Am I doing okay?

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Am I doing okay?

Postby massia » March 13th, 2018, 5:21 pm

Hello good people.
I am now on day 17 on my first ever bonsai seed project and was hoping to get some tips an comments on my doing. :)
The seeds are placed indoor on a windowsill (I cannot put them outside) and the species are therefore chosen so they should be okay living indoors.

Below is a status-photo:

I have a lot of questions but I’ve "narrowed" it down to these:
- Are my settings okay? Should I add water to the bottom of the tray?
- When should I make my first trim of the leaves/branches/stems? Or put in another way: How big should the seedlings be?
- Leggy seedlings… Is this a problem regarding bonsai? The elm already seems to be quite leggy. How can I avoid it on a windowsill or should I even avoid it? Is there a way to compensate like pruning earlier? Or adding grow light?
- When to fertilize?

Many thanks in advance :)
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Re: Am I doing okay?

Postby Raging Bull » March 13th, 2018, 7:19 pm

Hi Massia,
At this stage .......just let them grow. Water, a little fertilizer and plenty of light. Consider spraying some water mist at least a couple of times a day as the interior of a heated or climate controlled home is often very dry. Don't forget to talk to them to encourage them to grow. ;)
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Re: Am I doing okay?

Postby shibui » March 14th, 2018, 5:42 am

Hi Massia,
Not too much water. Your seedlings need to be watered but also need to get just dry before the next watering. Fungal infection is a real risk at this stage if they say wet for a long time.
There is no right answer to when to trim. Many of us let seedlings grow un pruned for several years so they will get thicker before starting to prune. Some of us start pruning early to maintain good control of the shape and size of the tree. In either case you probably won't do any pruning for at least a year. When the seedlings get to nearly pencil thick I like to wire the trunk and establish some bends while the trunk is still flexible, usually before any pruning. You need to wait until the trunk has hardened before wiring and that will probably be 6 months - 1 year.
Leggy seedlings can create some problems for bonsai, especially if you want smaller trees. Shoots can only grow at leaf nodes so if leaves are a long way apart your only options for branches will be far apart too. Fortunately, distance to lowest branch is usually a bit more than for the other branches on your bonsai so no need to worry yet. Later when the seedlings have several leaves you can use some techniques to reduce growth and limit internode length. Grow light may help but that will depend how much light is already available where you are keeping these.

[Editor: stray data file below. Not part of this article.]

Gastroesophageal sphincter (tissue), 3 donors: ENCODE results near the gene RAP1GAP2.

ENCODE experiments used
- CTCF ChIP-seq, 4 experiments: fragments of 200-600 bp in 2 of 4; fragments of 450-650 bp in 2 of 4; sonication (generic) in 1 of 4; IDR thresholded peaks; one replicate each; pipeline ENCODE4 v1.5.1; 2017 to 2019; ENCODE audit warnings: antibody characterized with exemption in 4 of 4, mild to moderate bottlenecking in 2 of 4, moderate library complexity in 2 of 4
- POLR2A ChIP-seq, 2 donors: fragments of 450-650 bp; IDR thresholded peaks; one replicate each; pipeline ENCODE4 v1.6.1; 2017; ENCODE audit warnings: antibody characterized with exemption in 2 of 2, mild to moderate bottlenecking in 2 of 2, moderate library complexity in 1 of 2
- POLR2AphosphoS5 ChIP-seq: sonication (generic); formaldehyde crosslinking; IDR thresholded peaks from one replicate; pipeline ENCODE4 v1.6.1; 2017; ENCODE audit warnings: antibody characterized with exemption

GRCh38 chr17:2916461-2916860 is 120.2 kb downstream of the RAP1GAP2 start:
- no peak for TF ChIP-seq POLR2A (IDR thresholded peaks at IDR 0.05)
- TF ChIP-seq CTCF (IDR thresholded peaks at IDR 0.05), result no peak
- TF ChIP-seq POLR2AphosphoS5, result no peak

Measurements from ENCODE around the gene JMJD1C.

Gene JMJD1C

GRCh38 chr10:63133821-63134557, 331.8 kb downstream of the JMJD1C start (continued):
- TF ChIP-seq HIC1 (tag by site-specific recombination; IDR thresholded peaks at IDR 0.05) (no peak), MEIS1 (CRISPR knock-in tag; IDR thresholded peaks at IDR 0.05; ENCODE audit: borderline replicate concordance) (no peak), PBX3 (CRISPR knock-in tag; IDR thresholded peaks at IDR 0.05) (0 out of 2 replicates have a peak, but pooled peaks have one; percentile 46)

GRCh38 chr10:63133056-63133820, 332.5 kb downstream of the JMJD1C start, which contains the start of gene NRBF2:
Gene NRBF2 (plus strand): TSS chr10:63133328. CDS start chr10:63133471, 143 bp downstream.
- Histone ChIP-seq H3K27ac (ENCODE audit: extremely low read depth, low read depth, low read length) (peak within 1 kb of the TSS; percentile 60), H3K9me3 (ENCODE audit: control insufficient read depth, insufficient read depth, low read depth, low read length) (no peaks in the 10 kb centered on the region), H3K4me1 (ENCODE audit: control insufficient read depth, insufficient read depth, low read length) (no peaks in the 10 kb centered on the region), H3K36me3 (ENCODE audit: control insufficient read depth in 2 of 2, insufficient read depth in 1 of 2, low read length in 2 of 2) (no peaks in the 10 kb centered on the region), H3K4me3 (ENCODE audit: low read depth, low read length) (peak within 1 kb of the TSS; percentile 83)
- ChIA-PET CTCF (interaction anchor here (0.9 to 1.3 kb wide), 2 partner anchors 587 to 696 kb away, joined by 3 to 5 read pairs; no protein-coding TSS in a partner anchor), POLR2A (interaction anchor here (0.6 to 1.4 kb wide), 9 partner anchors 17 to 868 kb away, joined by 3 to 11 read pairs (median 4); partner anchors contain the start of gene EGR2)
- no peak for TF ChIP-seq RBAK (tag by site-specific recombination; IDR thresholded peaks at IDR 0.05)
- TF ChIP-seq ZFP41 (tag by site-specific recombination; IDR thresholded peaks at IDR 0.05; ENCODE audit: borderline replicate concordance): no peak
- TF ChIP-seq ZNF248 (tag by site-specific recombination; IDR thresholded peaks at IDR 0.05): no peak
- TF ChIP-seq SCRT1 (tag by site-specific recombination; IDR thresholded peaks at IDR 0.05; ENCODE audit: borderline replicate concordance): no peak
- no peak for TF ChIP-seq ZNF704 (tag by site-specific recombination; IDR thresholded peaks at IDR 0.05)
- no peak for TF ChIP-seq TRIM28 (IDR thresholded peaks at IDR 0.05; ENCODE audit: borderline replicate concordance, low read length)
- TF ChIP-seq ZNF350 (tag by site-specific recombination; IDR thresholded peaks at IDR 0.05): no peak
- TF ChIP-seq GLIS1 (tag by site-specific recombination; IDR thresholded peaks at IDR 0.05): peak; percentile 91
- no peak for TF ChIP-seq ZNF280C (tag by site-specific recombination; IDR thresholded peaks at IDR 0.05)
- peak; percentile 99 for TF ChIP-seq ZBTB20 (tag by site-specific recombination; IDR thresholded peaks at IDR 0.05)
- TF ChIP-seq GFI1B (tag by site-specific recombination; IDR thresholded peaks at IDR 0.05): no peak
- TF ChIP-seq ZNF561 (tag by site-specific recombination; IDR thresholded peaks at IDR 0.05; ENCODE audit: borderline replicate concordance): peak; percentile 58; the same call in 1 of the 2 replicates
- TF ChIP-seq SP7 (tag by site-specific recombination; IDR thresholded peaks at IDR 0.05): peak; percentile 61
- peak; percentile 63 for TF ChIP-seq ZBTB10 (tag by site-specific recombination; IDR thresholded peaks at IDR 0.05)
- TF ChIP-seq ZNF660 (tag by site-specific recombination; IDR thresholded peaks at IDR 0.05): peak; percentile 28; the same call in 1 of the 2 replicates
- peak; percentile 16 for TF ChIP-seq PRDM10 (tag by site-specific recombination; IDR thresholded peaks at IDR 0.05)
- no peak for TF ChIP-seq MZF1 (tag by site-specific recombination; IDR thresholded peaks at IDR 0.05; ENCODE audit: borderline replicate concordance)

You can fertilise soon after the seedlings emerge but they will be OK for a couple of weeks. Be gentle with fertiliser at this stage. When we are not watering much excess fert is not flushed away and can build up and harm the seedlings. There is also a risk that fert may promote fungi. Probably wait for another week then give half strength fert for a start.

I think the pot you said has Australian pine is a weed. I don't know any species that could be called Australian pine that looks like that one as it germinates. What species (botanical name) is it supposed to be? Too soon to comment on Chinese elms. Need to wait for proper leaves to grow. Lebbek tree looks right for Albizia so far.

For bonsai I prefer to germinate seeds in community pots and prick out seedlings into individual pots after they germinate so that I can prune the roots early. That gives me a better radial root system when the tree grows bigger. You can still do the root prune later so don't worry about that now. Your seedlings have enough trouble trying to cope with being inside for now.
I pricked out some banksia serrate and some Alocasuarina seedlings yesterday. Here are pictures to show what I do.
seedlings 1.JPG

Seedlings in this tray are all Australian species - Banksia serrata, Alocasuarina sp (not sure which one), Leptospermum laevgatum (just starting to germinate) and Melaleuca lanceolata. Looks like I also have some Sannantha/Babbingtonia/Baekia coming up as well. (This tray is close to a bonsai that has flowers and seed)

I usually start to prick out seedlings as soon as they are large enough to get hold of
Here's a banksia seedling showing the roots.
seedlings 2.JPG

I trim the roots to encourage more lateral roots for bonsai. Trimming the roots at this stage does not harm the plant. They seem to tolerate root pruning even better when they are very young like this.
seedlings 3.JPG

Alocasuarina roots are even longer with fewer laterals at this stage. They still get a root trim.
seedlings 4.JPG

seedlings 5.JPG

Please note that there are many ways to arrive at the same result. I have left a lot of these seedlings in the tray for now. I'll pot them up when I get time and space. Some may not get transferred into a pot for a year, sometimes 2 years or even longer and I can still make bonsai from them.
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